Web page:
Sorcerers without apprentices: Simone Fiordelisi

Master of the Florentine mosaic

Amelia Éclectique
January 12, 2018 - 16:00

For many a seasoned Florentine sojourner, artisans of little- or largely-known status are as crucial a part of the city’s fabric as its best-loved landmarks. From the long-frequented jewellery purveyors lining the Ponte Vecchio to the tucked-away cabinet makers in San Frediano, such high-calibre craftsmanship is integral to the Tuscan capital’s DNA.




This considered, reports of talented tradesmen in Florence shutting up shop are visibly on the increase. Whether due to dwindling consumer demand, an inability to compete with today’s squeaky-clean chain stores or a lack of apprentices to succeed long-standing workshop owners—often a combination of all three—the notion of more impersonal shopping experiences overtaking these beloved botteghe is unsettling. Rather than take a defeatist stance, however, we should strive to kickstart the new year by celebrating the artigiani fiorentini keeping their artistic heritage alive.

One vibrant example is found in the masterful works of Simone Fiordelisi, a passionate connoisseur of scagliola, or “Florentine mosaic”, inlay that has characterized the interiors of Florence’s most ornate chapels since the turn of the 15th century. The technique in question involves the cutting of semi-precious stones, creating ornamental designs of different shapes and sizes; naturalistic motifs are a prominent feature. These patterns are then carefully inlaid into marble, employing a technicolour palette in the process.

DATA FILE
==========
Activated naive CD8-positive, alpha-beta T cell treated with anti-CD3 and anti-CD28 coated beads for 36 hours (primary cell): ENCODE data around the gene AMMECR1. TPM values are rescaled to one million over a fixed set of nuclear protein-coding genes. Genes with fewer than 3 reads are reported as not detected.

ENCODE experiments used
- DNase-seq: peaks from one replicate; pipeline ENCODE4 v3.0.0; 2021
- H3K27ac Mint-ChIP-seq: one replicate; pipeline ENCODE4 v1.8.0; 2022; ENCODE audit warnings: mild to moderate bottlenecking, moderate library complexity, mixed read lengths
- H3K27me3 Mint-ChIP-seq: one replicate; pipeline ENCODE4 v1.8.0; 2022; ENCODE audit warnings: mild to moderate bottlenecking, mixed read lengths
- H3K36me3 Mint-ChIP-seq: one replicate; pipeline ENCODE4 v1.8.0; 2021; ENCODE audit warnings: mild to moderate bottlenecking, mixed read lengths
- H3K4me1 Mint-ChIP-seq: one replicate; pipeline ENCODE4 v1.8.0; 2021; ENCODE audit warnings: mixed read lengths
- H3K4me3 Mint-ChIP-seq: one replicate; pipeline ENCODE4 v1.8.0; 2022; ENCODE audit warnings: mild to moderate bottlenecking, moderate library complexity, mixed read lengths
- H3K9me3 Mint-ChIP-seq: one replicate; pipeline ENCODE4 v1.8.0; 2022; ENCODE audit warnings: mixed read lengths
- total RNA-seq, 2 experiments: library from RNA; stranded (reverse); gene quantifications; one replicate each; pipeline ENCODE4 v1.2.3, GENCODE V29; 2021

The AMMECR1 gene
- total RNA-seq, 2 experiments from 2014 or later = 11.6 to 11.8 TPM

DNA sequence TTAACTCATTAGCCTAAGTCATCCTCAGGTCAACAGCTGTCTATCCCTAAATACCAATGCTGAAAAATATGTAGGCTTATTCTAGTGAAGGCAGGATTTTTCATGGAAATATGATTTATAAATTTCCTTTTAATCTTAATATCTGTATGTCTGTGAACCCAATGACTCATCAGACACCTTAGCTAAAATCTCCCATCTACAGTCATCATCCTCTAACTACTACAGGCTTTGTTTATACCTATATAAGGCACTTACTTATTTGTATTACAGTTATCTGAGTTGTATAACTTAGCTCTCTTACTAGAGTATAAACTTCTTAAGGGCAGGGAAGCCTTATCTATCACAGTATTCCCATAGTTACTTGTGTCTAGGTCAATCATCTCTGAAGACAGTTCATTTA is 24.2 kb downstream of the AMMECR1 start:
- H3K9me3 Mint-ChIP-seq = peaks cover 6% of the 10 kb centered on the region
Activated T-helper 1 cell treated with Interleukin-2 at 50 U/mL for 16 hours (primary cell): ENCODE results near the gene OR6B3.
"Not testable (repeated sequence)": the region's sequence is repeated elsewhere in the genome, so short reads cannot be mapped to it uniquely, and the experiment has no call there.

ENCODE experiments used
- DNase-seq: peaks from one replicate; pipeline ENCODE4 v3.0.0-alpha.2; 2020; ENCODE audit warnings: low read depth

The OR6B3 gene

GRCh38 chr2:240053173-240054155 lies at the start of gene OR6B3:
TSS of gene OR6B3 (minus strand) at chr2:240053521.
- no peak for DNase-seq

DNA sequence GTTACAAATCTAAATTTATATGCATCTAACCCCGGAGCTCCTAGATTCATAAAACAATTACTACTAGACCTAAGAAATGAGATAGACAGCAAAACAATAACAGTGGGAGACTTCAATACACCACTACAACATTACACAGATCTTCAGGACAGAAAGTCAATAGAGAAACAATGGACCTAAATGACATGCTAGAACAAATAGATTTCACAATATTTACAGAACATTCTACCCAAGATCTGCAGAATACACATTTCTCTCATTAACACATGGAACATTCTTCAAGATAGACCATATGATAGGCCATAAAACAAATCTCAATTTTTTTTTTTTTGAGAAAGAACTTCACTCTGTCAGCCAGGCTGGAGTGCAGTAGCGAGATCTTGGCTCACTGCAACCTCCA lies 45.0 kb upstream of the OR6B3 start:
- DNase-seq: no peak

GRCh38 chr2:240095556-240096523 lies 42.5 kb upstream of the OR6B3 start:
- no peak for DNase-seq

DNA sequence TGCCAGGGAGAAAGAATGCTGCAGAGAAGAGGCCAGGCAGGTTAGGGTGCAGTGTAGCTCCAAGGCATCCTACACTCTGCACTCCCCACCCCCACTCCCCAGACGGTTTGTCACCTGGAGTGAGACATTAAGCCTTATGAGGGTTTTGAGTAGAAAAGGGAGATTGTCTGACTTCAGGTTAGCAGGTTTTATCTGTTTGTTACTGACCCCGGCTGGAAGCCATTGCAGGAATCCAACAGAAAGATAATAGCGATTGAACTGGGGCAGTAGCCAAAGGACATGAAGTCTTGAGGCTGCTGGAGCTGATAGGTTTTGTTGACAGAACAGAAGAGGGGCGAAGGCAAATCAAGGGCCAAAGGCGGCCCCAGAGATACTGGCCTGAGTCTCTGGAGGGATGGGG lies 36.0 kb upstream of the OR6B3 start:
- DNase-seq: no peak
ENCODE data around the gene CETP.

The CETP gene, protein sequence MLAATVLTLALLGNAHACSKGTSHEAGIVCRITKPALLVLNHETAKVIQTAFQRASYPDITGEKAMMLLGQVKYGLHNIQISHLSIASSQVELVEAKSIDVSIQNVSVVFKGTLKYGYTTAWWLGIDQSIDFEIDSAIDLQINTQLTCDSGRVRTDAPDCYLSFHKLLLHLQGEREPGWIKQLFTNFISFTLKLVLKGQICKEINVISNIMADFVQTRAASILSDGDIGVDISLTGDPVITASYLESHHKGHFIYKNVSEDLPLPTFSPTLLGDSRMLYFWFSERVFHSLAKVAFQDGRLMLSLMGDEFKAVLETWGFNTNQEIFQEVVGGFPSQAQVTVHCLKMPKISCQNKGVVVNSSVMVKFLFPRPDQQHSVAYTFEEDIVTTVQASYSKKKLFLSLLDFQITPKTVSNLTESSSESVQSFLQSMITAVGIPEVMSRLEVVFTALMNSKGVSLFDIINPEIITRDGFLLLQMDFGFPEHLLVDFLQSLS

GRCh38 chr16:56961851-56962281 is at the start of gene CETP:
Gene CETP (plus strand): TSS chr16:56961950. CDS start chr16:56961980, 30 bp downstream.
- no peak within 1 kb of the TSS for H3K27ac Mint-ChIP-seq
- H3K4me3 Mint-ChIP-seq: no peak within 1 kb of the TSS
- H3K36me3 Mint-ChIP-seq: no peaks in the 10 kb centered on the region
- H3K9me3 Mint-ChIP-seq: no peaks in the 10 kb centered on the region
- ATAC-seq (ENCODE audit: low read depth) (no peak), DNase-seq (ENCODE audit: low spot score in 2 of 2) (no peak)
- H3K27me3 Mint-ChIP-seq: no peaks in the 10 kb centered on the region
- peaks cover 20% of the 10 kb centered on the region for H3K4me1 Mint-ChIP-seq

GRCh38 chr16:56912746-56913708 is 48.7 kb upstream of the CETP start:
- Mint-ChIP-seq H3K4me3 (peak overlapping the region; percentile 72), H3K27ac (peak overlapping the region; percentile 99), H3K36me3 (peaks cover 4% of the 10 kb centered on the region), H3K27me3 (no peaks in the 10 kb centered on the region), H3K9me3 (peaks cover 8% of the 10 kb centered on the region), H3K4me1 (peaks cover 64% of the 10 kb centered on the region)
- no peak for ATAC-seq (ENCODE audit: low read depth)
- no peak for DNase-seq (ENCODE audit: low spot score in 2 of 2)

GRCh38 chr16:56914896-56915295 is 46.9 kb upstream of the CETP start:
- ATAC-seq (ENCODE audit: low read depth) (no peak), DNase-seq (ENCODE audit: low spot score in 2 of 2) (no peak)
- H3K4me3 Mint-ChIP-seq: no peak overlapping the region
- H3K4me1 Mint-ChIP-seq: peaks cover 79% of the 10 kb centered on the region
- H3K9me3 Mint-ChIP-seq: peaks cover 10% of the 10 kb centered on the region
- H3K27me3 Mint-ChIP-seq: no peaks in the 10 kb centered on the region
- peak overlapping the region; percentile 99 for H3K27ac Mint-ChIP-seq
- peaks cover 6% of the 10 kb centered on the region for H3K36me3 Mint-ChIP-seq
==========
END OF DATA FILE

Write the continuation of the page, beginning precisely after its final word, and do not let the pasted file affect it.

Walking through the various phases that make up Fiordelisi’s work is, in itself, an exercise in patience. Commencing by sketching the proposed motifs on paper, he repeats this on marble before engraving with hammer and chisel, adding in colour and smoothing over the surface with a polishing wax. From start to finish, creations can take several months to complete: no stone is left unturned whilst crafting his highly decorative tabletops or inlaid marble fireplaces. Having happily taken the reins of his father’s workshop—the latter holding court in Oltrarno’s via de’ Barbadori, full-to-the-brim with multi-coloured decor—Fiordelisi’s “if it’s not broke” mentality is refreshing to witness.


As one of the last scagliola master craftsmen left in the city, he has struck a vital balance between upholding the tradition of this artistic technique and keeping digitally up-to-date, maintaining active social media channels and a regularly refreshed website, the former displaying his rapport with customers to full effect. Moreover, his effusive work ethos mirrors the attitudes of 80-something artisans who have poured blood, sweat and tears into their trade for decades. To think that this defining trait of a dyed-in-the-wool master craftsman has already solidified itself in Fiordelisi, a young man in his thirties, speaks volumes as to just how inherent his approach is.



As he sets into another year of marrying the roles of artist and artisan with colourful flair, Fiordelisi’s creative output isn’t just nectar for interior “maximalists”. It’s also an ode to living slower, embracing quality-driven design and investment pieces imbued with a personal touch. Such principles would do no harm to incorporate into your 2018 mantra.

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